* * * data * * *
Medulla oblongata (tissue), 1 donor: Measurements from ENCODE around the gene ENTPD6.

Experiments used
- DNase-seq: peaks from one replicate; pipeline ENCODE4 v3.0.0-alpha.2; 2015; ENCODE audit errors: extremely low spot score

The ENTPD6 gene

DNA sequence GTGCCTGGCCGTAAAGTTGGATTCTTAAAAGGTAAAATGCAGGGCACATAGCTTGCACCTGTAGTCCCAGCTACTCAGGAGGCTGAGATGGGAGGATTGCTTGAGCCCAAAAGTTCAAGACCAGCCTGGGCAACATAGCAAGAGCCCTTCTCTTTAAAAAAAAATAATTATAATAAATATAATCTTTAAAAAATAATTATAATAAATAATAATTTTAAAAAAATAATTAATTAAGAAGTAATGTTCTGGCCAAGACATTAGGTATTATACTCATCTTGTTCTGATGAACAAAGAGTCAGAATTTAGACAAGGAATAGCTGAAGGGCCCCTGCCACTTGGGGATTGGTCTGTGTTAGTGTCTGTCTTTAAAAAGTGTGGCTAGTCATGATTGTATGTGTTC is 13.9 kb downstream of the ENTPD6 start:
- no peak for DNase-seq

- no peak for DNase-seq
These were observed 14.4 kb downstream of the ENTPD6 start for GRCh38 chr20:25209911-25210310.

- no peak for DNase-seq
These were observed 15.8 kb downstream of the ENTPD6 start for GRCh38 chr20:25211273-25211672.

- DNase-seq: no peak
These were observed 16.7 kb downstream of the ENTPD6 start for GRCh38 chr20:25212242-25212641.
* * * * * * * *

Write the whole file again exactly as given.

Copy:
Medulla oblongata (tissue), 1 donor: Measurements from ENCODE around the gene ENTPD6.

Experiments used
- DNase-seq: peaks from one replicate; pipeline ENCODE4 v3.0.0-alpha.2; 2015; ENCODE audit errors: extremely low spot score

The ENTPD6 gene

DNA sequence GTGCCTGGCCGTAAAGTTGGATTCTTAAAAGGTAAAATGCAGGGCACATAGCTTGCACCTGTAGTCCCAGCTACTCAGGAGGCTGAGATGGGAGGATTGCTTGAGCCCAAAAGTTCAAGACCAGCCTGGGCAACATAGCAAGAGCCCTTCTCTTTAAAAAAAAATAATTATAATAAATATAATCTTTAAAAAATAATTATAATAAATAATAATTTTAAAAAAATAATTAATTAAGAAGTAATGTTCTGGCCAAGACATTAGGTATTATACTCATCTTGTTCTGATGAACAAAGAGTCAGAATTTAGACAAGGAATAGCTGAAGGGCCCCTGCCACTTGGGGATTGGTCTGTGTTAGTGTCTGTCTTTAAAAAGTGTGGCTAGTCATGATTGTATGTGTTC is 13.9 kb downstream of the ENTPD6 start:
- no peak for DNase-seq

- no peak for DNase-seq
These were observed 14.4 kb downstream of the ENTPD6 start for GRCh38 chr20:25209911-25210310.

- no peak for DNase-seq
These were observed 15.8 kb downstream of the ENTPD6 start for GRCh38 chr20:25211273-25211672.

- DNase-seq: no peak
These were observed 16.7 kb downstream of the ENTPD6 start for GRCh38 chr20:25212242-25212641.